Girls and boys are different. Due to the female anatomy, the urethra and vagina are quite exposed to the bacteria of stool in the nappy. There are, of course, the body’s own mechanisms, which are meant to prevent stool bacteria from colonising the urethra and vagina. However, one should still make sure to keep good hygiene. That is the reason why one should always use a clean part of the wipe for each motion. Also due to hormonal changes, the outer labia, as well as, the clitoris can be swollen for some time after birth. One should make sure to clean the genital area gently and with luke-warm water to ease any irritation. It is also recommended not to forget to clean between the outer and inner labia, if stool has been passed since these are also creases and have to be cleaned. To reach the creases one should gently spread the labia apart with two fingers, again cleaning from front to back. The opening of the vagina only has to be cleaned if there is stool on it. One does not have to clean inside!

The male anatomy protects the urethra a little better due to the foreskin. Despite this one should still keep the motion front to back in mind. It is also very important not to pull back the foreskin due to its very delicate tissue, which can easily be harmed even without one noticing. However it is necessary to clean between the penis and the testicles, as well as under the scrotum. When cleaning underneath one should also make sure not to grab the scrotum too hard since one does not want to damage the testicles.

After cleaning the genitals, one turns the baby slightly to the other side, so that one’s non-dominant hand, which did not have any contact with the nappy area, holds the baby safely, whilst the dominant hand can now take away the old nappy and clean the bottom. After everything is nice and clean, one should also make sure all the skin’s creases and folds are dry. One can do this by either taping the area dry with a cloth or letting the baby have some minutes of nappy free time.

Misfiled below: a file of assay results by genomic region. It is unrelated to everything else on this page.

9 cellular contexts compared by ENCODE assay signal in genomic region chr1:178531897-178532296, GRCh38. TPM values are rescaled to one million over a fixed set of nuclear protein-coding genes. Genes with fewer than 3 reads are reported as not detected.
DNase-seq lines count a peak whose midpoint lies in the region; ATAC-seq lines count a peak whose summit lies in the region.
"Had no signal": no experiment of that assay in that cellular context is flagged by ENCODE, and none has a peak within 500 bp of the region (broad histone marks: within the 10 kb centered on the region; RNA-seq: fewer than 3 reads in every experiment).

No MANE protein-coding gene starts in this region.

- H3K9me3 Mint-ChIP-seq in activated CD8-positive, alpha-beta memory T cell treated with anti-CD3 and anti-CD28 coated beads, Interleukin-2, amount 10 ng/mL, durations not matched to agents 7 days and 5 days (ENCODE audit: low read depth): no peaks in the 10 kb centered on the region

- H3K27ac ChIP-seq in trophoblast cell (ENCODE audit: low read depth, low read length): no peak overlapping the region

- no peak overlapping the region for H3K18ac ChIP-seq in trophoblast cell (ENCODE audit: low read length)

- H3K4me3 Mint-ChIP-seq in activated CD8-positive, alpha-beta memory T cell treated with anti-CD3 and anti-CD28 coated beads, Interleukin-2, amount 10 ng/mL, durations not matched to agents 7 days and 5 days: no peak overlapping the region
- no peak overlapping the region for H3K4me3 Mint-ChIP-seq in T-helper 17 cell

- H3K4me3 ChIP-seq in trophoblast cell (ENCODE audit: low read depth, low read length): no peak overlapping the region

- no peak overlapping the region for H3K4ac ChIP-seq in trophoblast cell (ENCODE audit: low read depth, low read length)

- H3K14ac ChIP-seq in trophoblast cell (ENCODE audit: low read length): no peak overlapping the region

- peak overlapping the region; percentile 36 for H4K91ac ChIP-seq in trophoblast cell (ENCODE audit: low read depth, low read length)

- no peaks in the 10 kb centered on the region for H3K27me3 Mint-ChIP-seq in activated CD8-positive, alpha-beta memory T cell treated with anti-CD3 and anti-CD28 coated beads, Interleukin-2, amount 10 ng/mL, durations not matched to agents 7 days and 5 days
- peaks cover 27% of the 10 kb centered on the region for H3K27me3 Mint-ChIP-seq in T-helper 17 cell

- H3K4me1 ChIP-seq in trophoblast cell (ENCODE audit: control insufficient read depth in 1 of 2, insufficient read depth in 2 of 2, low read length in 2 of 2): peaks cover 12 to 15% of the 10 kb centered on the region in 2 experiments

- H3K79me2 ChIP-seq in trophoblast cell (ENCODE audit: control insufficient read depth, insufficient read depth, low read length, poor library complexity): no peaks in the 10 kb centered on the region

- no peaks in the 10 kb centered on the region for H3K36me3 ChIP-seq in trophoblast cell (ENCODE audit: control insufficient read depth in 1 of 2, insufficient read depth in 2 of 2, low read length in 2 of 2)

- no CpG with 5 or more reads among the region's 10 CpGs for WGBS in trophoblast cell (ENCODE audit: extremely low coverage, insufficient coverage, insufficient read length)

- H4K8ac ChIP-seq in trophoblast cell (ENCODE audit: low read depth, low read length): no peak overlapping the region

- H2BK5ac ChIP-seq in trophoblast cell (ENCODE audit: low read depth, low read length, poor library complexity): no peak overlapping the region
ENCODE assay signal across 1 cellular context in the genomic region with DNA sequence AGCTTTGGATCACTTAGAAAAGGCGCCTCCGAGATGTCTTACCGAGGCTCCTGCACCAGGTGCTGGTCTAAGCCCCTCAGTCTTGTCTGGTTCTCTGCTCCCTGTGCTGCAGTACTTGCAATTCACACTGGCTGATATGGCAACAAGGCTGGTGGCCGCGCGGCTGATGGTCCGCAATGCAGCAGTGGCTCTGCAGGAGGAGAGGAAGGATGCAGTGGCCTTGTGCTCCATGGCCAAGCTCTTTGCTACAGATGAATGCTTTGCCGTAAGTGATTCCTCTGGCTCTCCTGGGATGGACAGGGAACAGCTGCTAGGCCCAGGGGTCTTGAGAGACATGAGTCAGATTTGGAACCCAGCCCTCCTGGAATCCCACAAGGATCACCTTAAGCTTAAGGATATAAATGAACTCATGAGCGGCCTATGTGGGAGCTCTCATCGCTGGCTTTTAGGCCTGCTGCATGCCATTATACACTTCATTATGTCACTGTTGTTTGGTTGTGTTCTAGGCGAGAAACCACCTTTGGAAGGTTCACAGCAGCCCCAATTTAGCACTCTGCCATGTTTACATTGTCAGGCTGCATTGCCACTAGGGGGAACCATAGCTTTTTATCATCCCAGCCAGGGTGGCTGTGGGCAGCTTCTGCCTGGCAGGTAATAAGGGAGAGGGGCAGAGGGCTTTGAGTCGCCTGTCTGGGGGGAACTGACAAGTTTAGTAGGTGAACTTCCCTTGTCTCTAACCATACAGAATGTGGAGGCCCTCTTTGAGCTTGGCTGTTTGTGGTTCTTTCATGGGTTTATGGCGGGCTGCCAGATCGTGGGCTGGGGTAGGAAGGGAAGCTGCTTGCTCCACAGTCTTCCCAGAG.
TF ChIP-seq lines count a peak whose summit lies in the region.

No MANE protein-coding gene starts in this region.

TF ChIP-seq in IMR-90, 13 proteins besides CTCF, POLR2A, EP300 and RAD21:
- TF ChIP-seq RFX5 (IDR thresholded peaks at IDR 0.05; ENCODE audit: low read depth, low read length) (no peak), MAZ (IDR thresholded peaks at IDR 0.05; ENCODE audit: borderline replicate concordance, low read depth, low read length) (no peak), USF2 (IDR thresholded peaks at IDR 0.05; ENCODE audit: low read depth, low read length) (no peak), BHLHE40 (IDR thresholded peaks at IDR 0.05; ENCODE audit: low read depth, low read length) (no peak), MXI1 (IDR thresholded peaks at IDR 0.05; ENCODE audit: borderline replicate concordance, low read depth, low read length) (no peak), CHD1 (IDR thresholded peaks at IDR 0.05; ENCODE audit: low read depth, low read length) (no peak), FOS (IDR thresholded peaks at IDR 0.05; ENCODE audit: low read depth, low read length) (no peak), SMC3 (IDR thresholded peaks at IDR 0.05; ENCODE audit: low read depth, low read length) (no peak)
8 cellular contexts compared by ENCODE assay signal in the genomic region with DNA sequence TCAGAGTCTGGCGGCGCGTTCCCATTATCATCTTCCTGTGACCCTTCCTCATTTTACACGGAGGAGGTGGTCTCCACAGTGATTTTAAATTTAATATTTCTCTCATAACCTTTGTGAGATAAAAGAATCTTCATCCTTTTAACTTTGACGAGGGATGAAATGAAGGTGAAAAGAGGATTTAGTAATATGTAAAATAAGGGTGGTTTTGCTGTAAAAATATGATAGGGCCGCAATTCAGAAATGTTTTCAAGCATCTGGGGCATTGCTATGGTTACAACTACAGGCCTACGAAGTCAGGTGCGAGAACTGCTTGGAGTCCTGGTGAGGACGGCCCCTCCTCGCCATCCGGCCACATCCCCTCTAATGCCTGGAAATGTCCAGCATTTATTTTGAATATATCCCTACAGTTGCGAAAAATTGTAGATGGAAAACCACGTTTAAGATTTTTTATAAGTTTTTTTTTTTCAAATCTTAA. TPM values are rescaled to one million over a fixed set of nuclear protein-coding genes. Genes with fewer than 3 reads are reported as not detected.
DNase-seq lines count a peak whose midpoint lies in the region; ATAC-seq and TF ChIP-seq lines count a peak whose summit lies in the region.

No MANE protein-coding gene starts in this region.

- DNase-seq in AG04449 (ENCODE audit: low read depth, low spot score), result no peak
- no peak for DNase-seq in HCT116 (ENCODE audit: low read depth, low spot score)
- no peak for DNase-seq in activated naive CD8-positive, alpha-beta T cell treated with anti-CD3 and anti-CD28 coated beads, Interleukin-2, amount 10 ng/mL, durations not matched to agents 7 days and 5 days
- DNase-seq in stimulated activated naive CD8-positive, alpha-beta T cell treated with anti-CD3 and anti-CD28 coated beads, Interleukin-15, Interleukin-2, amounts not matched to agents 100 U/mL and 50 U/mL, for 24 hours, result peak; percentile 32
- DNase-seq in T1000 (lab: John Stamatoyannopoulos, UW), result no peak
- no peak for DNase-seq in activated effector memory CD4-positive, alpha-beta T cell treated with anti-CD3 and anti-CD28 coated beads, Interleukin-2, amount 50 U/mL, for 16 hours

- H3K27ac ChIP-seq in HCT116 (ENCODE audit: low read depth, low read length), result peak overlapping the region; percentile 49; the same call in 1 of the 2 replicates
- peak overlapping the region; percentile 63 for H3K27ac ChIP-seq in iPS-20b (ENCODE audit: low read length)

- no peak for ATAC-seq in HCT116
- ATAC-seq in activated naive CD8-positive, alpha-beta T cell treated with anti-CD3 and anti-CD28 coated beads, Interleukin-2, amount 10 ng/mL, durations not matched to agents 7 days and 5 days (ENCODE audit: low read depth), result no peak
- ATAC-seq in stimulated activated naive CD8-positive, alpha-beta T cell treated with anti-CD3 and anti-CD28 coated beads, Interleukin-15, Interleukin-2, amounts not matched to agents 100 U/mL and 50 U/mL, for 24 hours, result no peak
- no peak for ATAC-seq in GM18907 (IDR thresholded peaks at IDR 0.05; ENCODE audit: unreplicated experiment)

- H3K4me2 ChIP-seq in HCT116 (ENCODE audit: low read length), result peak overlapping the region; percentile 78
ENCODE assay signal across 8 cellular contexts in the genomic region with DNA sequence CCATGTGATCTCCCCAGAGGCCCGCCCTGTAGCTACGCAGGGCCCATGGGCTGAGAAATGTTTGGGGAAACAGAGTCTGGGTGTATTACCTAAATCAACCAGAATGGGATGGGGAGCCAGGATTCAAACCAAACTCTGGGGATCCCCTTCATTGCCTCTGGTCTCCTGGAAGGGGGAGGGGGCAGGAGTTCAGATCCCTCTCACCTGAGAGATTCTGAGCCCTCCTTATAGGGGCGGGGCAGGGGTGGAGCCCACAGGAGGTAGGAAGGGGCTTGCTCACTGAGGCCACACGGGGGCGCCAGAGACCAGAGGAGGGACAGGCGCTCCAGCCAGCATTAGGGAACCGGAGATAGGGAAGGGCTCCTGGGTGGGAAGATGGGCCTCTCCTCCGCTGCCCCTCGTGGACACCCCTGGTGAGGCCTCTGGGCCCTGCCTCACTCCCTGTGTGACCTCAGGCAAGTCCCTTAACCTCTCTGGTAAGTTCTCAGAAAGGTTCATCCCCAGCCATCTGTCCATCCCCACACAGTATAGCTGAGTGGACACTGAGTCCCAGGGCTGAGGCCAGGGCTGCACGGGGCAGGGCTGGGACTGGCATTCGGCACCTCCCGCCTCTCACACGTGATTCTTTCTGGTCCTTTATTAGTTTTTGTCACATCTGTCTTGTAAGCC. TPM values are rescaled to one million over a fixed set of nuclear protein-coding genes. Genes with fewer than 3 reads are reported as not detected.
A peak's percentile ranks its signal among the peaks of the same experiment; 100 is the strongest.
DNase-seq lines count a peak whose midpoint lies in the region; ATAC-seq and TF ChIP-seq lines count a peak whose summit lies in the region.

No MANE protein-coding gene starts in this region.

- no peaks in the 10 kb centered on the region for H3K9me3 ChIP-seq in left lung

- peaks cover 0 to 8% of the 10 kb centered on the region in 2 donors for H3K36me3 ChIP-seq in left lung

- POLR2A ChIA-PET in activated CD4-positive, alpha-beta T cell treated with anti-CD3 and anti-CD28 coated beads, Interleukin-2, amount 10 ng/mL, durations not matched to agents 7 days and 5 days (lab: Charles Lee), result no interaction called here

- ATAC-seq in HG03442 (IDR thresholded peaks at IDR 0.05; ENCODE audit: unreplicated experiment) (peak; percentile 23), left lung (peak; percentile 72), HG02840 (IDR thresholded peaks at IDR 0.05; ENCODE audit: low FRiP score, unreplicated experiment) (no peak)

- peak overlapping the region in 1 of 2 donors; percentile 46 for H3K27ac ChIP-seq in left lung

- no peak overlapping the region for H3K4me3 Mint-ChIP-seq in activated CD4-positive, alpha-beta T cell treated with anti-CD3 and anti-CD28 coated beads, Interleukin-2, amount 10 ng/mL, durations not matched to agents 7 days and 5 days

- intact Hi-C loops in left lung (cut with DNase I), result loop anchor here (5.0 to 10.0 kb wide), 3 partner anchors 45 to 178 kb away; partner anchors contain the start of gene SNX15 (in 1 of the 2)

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An example of a changing corner.

Cover the penis with a cloth if you decide to have some nappy free time. It often happens that baby boys pass urine when the nappy is open. The other option would be to take your non-dominant hand and softly grab the thigh of the baby’s leg nearest to your thumb. The other leg will be resting on your non-dominant underarm. Then you will be able to rotate the baby to the side with the motion of your non-dominant hand. This rotation is just light, so that the baby’s spine and head are still in line with the bottom. The dominant hand can now clean as explained above. If you have a boy, make sure that the penis is turned downwards before shutting the nappy. This will prevent leaking. If your newborn still has its umbilical cord stump or the diaper seams too big, make sure to fold the upper part of the nappy inwards, which again prevents leaking. Nappies are manufactured, so that even a large amount of water can be absorbed. If the direct suction surface is full, the fluid flows to the next area, where it will be absorbed. If you fold the nappy the wrong way around and your baby passes a lot of stool or urine, the next area may be the part folded over and it will leak onto the baby’s clothes and skin.

Make sure to tuck out the ribbons, which are located at the baby’s legs. These are also designed to prevent leaks. To make sure that the nappy fits well but isn’t too tight, one should be able to slip two fingers into the waistband. The correct nappy size should be used. Firstly, to make it more comfortable for the baby and secondly, to prevent leakage. Ideally, one should buy skin friendly nappies, without perfume, parabens and PEG emulsifiers. After re-dressing the baby and laying it somewhere safe, one should pursue proper hand hygiene. Please remember not to touch the baby’s face during a nappy change.

Important

Please note - never leave your baby untended & always have one hand on the baby, whilst it is laying on the changing table!

Additional Sources

1. Kinästhetik Infant Handling - Aus der Rücken- in die Seitenlage